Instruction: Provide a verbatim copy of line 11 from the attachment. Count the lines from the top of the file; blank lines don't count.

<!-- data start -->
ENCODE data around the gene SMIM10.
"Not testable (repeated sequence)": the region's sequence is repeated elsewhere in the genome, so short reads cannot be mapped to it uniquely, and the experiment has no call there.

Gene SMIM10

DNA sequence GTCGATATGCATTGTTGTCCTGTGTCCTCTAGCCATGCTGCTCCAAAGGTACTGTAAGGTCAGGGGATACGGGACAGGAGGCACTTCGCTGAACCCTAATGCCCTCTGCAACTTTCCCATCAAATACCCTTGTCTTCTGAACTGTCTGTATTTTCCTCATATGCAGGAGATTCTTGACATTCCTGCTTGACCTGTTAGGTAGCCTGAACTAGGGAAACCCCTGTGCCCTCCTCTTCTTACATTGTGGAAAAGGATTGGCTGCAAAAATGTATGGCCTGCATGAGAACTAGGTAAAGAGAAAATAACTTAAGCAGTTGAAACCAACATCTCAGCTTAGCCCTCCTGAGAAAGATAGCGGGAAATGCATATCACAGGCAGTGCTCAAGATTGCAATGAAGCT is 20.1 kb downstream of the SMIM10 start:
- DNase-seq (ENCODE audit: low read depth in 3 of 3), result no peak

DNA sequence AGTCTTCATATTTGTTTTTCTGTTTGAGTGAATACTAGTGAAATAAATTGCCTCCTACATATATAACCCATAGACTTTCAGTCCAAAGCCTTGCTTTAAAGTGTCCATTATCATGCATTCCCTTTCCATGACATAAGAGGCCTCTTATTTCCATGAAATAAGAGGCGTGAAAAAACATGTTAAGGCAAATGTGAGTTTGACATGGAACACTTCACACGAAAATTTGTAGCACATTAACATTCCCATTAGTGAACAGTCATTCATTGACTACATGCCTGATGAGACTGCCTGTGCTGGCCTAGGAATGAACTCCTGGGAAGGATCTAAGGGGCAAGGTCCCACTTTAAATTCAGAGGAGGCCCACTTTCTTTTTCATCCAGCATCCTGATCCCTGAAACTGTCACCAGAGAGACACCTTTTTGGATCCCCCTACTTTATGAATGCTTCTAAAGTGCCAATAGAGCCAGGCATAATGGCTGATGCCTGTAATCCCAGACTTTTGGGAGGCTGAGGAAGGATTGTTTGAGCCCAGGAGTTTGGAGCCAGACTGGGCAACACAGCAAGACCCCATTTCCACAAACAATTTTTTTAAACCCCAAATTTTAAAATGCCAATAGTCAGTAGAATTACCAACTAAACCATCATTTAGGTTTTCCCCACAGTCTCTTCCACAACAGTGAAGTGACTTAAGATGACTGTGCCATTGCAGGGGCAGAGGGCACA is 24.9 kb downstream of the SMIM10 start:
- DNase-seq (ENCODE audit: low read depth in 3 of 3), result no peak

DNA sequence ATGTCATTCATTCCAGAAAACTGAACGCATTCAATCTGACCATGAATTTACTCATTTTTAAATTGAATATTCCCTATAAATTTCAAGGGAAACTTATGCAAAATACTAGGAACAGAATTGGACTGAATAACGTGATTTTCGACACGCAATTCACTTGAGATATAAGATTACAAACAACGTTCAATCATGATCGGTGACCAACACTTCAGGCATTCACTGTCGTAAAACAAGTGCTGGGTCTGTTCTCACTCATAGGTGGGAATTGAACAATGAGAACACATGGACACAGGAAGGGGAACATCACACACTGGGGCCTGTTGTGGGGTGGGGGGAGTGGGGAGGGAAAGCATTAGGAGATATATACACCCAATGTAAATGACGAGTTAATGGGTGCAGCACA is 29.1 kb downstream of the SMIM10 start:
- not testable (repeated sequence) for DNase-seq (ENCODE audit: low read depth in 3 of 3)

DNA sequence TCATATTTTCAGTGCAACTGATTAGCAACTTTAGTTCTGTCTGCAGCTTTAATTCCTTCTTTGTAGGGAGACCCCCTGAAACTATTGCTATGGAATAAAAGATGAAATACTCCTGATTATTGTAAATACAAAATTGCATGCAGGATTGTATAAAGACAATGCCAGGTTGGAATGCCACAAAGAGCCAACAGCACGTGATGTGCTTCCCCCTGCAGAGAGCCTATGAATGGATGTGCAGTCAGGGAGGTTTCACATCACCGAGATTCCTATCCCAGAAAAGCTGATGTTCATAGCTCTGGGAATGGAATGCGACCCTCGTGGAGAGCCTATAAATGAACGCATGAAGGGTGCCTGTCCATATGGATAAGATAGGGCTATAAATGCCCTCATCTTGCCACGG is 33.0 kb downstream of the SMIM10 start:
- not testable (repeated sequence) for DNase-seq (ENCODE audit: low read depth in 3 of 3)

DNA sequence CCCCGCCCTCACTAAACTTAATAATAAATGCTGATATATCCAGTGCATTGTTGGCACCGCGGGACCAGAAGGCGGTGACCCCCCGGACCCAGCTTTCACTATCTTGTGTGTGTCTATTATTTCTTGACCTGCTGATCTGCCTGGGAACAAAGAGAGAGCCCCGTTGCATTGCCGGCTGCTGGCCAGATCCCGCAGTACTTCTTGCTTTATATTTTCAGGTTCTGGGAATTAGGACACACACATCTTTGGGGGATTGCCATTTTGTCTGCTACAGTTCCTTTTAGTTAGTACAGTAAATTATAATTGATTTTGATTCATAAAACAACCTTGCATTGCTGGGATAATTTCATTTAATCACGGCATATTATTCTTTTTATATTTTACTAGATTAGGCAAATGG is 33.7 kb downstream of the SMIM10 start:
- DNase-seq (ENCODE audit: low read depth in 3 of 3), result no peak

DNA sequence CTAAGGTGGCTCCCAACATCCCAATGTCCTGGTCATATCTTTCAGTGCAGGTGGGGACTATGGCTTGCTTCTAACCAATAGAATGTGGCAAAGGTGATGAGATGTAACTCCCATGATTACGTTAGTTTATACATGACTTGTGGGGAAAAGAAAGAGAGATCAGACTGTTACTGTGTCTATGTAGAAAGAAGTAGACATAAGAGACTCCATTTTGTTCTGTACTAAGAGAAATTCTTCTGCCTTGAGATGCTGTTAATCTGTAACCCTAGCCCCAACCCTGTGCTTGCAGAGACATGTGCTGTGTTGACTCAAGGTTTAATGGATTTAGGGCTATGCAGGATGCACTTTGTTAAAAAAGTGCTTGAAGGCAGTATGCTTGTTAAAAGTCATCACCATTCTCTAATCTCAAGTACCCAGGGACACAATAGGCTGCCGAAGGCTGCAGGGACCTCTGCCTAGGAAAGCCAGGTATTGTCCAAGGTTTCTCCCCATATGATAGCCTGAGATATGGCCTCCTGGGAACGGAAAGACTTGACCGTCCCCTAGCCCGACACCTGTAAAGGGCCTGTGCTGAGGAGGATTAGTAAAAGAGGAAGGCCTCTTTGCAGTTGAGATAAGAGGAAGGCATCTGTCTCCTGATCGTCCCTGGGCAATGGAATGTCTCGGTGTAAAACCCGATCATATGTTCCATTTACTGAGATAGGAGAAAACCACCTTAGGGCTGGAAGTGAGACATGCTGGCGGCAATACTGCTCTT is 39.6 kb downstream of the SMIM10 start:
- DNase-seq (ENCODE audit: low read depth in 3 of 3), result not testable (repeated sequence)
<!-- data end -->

- not testable (repeated sequence) for DNase-seq (ENCODE audit: low read depth in 3 of 3)